Newport landmark protected with preservation easement

Aug 21, 2023

Historic New England adds the Lucas-Johnston-Hurley-Scheetz House to its Preservation Easement Program. Thanks to the donation of the easement, the rich legacy of this 300-year-old home in Newport’s Historic Hill neighborhood will be safeguarded.

The owner Diana Pearson secured the permanent protection of the historic home to preserve its diverse history and the important restoration work and legacy of her late husband, Nicholas Scheetz. Pearson worked closely with Historic New England to ensure that the preservation easement safeguards the physical features that tell the history of the property, while also allowing flexibility for future owners to adapt the house to modern living standards.

“Historic New England was great to work with. Their staff made the process easy. They understand historic architecture and respected the details of Nick’s award-winning restoration,” said Pearson. The easement protects the full exterior, the modern garden designed by esteemed landscape architect Diana Balmori, and significant interior features from historic timber framing and eighteenth-century hand-carved woodwork to modern canvas murals and lacquer-painted doors. As part of the process to create the preservation easement, the property was carefully documented in photos and drawings and Historic New England added materials about its history to their extensive archive of New England architectural history.

Pearson hopes preserving the house will be an inspiration to other property owners. She noted, “Sometimes new homeowners don’t realize the value of historic fabric. They think they have to update everything right away.” At the Lucas-Johnston-Hurley-Scheetz House, Scheetz worked with a team of expert craftspeople, such as master carpenter Jon Heon, led by architect Outerbridge Horsey to remove insensitive updates from the 1960s and restore historic details.

Caring for historic homes takes time, commitment, and investment. “Preservation is an investment not just in the property right now, but for the future,” says Shantia Anderheggen, a preservation consultant who worked with Pearson at the Lucas-Johnston-Hurley-Scheetz House. “By protecting that investment with a preservation easement, it ensures that the features that make the property unique and desirable are not removed by an unknowing future owner. It preserves the historic value of the property forever.”

Protection goes beyond just the historic fabric – it also saves places that represent diverse social histories over the centuries. Knowing the story of the people who built, maintained, and lived in a structure over time adds important value and dimension to its significance. Pearson’s house was traditionally recognized for its first owners, sea captain, and slave trader Augustus Lucas who built the house in 1720, and his grandson, prominent Rhode Island attorney Augustus Johnston, who substantially enlarged the property in the Georgian style in the 1750s.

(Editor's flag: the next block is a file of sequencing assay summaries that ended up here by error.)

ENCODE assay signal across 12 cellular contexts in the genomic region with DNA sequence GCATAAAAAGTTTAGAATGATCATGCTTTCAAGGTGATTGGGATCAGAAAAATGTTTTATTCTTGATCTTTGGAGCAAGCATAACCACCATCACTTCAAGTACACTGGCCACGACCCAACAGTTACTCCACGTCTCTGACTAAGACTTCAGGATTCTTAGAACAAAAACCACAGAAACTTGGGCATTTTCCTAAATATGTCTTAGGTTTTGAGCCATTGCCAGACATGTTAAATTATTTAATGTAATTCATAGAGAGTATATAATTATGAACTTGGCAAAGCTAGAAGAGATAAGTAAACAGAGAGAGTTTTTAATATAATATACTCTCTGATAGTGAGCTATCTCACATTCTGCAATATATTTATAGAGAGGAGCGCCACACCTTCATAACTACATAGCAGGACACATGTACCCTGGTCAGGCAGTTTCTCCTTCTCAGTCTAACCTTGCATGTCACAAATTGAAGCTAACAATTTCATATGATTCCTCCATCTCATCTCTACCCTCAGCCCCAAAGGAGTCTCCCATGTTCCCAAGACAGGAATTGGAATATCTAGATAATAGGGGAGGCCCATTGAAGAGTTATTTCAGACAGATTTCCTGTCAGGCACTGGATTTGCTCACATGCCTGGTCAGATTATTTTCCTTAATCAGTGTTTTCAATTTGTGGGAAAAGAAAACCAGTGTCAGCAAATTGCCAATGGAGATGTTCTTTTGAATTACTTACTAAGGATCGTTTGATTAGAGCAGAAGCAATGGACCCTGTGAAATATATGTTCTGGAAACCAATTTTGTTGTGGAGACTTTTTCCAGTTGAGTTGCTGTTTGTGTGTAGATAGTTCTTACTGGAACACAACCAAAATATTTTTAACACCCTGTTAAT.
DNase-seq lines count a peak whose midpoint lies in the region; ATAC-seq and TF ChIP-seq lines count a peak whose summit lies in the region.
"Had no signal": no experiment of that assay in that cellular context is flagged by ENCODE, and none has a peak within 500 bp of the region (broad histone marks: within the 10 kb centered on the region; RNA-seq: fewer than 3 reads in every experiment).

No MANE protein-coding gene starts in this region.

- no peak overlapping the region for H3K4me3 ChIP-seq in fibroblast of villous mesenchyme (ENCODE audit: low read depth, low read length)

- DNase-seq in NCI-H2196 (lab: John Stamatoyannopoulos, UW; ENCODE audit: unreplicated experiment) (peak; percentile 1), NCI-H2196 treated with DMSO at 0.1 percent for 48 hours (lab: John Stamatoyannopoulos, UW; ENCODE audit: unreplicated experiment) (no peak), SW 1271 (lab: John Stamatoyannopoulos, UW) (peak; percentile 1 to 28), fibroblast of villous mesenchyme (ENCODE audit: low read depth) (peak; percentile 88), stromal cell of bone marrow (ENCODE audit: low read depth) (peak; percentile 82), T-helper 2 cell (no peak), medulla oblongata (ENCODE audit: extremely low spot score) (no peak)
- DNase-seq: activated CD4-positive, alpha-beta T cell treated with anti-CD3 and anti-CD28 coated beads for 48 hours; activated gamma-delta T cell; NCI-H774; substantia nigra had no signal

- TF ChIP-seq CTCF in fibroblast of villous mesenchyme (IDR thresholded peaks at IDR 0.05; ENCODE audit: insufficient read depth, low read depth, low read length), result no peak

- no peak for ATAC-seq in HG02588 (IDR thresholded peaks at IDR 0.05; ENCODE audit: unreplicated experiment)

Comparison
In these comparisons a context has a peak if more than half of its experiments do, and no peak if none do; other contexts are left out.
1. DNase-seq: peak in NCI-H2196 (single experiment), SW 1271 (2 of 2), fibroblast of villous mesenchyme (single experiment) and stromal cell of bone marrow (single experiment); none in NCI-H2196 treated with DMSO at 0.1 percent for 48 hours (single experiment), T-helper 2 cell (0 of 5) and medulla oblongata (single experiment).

Historic New England and Pearson made a conscious effort to include Armestad Hurley in the official property name. In the late nineteenth century, the house became an investment rental property owned by Hurley. Hurley was born into slavery in Virginia in 1854 and moved to Newport in 1886. He developed one of the most successful painting businesses in Newport and was a founding partner of the Black-owned Rhode Island Loan and Investment Company. Understanding Hurley’s importance to Newport’s history allows for more thoughtful preservation of future decisions at the property.

Ultimately, the donation of a preservation easement is a gift to both the community and future generations. “The preservation efforts of so many private individuals across New England, like Nicholas and Diana, is what gives New England’s streetscapes their vitality. Ensuring properties like this remain for future generations to discover is essential for both community livability and sustainability,” says Historic New England President and CEO Vin Cipolla.

The Lucas-Johnston-Hurley-Scheetz House is the latest addition to Historic New England’s Preservation Easement Program, which protects more than 120 properties across New England with legal restrictions preventing demolition and insensitive alterations. “It’s a program built on partnership. Our goal is to ensure property owners can enjoy their homes and update them to modern living standards as needed, while also having access to technical expertise to preserve the historic character and authenticity of irreplaceable New England landmarks,” says Carissa Demore, Team Leader for Preservation Services at Historic New England.